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Community energy: concepts, analysis, values

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Community energy: concepts, analysis, values

  1. 1. Thinking about community energy: concepts, analysis, values<br />Adrian Smith, SPRU, University of Sussex<br />presentation to UKERC workshop on local energy governance <br />Oxford, 3rd October 2011<br />
  2. 2. Community energy in the UK: diverse and dynamic<br />Wide variety:<br />- energy generation, efficiency, behaviours - technologies<br />- organisation - resource models<br />- geography and social groups - established, planned, aspiring<br />Policy narratives - government favourably disposed over last decade, but linked to different agendas (‘local awareness’ to ‘role in transition’ to ‘Localism’ and ‘Big Society’)<br />Policy support - advice services, grant programmes, competitions, market frameworks & social enterprise (CRI, LCBP/CCF, LCCCP, FIT/Green Deal)<br />Governance networks shifting & developing roles in response to policy and groundswell:<br />initiate community work and/or maintain networks (e.g. CORE, EST)<br /> share experience, good practice, expertise and advice (e.g. CSE) <br />lobby and advocate community energy in the policy context (e.g. LCCN) <br />provide specific products to community initiatives (e.g. revolving funds) <br />create an interface between initiatives and policy-makers/ business actors (e.g. CCAA) <br />create partnerships with community energy initiatives (e.g. LAs)<br />
  3. 3. Definitions<br />Godfrey Boyle (1978) Community Technology:<br />“Community technology likewise implies ... An emphasis on technologies tailored to the needs of, and amenable to control by, ‘the community’, where the community is of a size small enough to enable genuine face-to-face participation in all important decisions, and where the political institutions of the community place power in the hands of the community in general, rather than in the hands of an elite of ‘leaders’.”<br />Kate Hathway,(2010) Community Power Empowers<br />“Community projects involve local groups developing low carbon energy solutions appropriate to local situations and with community groups having ownership over the outcomes. Examples include solar water heating clubs, or insulation clubs, which provide mutual support for system installation; energy awareness and behaviour networks, which provide guidance and reassurance to neighbours on energy matters relevant to them; and co-operatively owned small-scale renewable energy systems such as micro-hydro and wind.” <br />United Nations (1953) <br />Community development is “a movement to promote better living for the whole community, with active participation and if possible on the initiative of the community.”<br />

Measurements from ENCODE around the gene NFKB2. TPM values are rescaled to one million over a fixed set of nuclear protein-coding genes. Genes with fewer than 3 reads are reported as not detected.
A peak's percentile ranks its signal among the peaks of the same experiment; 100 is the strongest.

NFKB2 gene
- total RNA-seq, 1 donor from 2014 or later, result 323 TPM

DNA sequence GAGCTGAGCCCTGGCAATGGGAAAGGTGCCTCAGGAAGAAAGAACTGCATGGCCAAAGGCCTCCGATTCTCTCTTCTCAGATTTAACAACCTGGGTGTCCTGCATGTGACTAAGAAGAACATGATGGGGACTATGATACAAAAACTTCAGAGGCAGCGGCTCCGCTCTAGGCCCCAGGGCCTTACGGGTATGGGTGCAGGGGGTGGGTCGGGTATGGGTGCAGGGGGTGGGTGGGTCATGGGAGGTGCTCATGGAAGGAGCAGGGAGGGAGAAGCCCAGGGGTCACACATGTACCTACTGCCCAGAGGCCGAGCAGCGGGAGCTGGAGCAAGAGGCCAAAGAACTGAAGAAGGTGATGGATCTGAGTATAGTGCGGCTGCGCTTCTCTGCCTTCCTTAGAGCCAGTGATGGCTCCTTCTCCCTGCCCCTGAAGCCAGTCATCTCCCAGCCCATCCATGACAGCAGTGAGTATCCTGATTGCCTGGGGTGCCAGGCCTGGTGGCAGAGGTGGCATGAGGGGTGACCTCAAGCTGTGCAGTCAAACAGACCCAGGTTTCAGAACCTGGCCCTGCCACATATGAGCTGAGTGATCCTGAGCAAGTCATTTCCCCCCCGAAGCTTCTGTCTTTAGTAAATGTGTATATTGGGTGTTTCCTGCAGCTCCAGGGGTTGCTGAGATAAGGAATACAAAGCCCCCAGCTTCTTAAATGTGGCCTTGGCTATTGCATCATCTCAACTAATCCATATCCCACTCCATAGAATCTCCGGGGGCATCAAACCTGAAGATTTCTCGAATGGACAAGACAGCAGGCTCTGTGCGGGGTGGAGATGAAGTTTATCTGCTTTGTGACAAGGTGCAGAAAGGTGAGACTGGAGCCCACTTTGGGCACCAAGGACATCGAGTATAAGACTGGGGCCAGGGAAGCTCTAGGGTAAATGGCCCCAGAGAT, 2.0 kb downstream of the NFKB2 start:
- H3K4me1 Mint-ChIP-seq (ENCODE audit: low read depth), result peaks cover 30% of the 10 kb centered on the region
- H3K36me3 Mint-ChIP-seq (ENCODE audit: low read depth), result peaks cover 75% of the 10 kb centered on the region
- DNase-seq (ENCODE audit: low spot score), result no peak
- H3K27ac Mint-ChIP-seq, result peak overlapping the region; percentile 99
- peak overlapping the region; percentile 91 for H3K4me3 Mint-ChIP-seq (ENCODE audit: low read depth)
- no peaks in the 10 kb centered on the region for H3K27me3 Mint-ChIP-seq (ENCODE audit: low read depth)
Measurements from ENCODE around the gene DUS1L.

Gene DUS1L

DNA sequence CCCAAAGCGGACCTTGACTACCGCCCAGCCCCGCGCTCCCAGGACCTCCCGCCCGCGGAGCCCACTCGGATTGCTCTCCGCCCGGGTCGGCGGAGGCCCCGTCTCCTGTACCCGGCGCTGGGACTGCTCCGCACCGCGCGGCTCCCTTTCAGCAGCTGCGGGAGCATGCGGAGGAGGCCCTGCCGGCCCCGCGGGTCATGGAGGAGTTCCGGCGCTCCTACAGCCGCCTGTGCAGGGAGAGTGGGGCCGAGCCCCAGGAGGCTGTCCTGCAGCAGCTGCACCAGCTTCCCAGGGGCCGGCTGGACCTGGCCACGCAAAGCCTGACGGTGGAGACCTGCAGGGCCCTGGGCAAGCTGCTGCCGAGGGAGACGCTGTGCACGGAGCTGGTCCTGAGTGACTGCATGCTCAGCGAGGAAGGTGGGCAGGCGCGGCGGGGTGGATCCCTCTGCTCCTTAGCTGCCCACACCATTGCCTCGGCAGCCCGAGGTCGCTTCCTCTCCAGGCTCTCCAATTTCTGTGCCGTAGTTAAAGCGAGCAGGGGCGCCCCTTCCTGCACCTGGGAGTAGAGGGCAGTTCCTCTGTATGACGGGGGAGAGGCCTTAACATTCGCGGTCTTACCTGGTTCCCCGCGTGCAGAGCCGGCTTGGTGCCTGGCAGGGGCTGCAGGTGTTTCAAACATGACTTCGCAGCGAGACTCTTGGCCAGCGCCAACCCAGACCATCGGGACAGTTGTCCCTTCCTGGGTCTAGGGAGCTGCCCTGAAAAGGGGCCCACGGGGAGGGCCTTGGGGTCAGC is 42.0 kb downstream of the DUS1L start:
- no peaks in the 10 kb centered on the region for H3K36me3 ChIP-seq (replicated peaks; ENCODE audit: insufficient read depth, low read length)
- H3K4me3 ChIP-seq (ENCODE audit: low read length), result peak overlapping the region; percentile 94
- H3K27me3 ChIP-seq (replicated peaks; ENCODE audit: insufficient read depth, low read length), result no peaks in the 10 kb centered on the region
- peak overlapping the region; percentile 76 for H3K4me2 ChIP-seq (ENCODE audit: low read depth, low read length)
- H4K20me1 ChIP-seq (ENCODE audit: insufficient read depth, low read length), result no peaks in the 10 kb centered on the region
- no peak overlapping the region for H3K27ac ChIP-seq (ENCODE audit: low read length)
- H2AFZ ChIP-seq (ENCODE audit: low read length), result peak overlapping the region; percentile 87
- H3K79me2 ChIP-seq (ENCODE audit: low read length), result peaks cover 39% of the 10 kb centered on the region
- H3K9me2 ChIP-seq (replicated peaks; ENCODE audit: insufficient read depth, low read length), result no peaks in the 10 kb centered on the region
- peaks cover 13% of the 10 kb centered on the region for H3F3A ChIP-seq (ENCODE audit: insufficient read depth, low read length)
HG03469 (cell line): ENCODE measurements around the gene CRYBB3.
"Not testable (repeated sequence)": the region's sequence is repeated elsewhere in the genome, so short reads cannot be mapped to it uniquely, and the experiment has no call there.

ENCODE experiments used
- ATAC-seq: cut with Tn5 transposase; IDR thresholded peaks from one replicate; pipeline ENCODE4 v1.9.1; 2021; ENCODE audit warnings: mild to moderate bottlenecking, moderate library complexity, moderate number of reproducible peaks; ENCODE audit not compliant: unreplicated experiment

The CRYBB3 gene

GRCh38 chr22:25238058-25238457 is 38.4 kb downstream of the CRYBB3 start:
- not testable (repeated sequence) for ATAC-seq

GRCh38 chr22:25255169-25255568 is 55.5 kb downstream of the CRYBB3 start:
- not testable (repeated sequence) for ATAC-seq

4. 4. Community energy as a mode of energy governance<br />Walker and Cass, 2007<br />
  5. 5. Community energy as set of characteristics<br />Steward et al (2009) – 6 characteristics:<br /><ul><li>doing things together
  6. 6. reaching the parts others can’t reach
  7. 7. increased visibility of personal behaviour
  8. 8. acting holistically
  9. 9. local not parochial
  10. 10. developing and demonstrating</li></li></ul><li>Community energy as community development<br />Source: Walker and Devine-Wright (2008)<br />Community development is ‘a movement to promote better living for the whole community [i.e. outcome], with active participation and if possible on the initiative of the community [i.e. process]’<br />(UN, 1953; italics added) <br />
  11. 11. Community energy as a social enterprise<br />Source: Pearce (2003)<br />
  12. 12. Conceptualising community energy and analytical themes<br />Partnerships:<br /><ul><li>Local authorities
  13. 13. Business
  14. 14. Advice, support & advocacy</li></ul>Social movement:<br /><ul><li>Identities and meanings
  15. 15. Resource mobilisation
  16. 16. Opportunity structures and influence</li></ul>Participation:<br /><ul><li>Inclusion
  17. 17. Exclusion
  18. 18. Representation
  19. 19. Power relations</li></ul>Policy goal:<br /><ul><li>Drivers and barriers
  20. 20. General policies
  21. 21. Specific CE policies</li></ul>Capabilities:<br /><ul><li>Individual & group
  22. 22. Cohesion & trust</li></ul>Energy initiatives:<br /><ul><li>Organisation & ownership
  23. 23. Resources & returns
  24. 24. Forms of energy service</li></ul>Development issue?<br />Energy issue?<br />Innovative space:<br /><ul><li>Adaptable forms of energy service
  25. 25. Diffusion of elements
  26. 26. System effects</li></ul>Social enterprise:<br /><ul><li>Business models
  27. 27. Entrepreneurship
  28. 28. Leadership</li></ul>Aspirations and values:<br /><ul><li>Asset/means to other goals
  29. 29. Local resilience / community
  30. 30. Alternative energy</li></ul>Performance:<br /><ul><li>Generation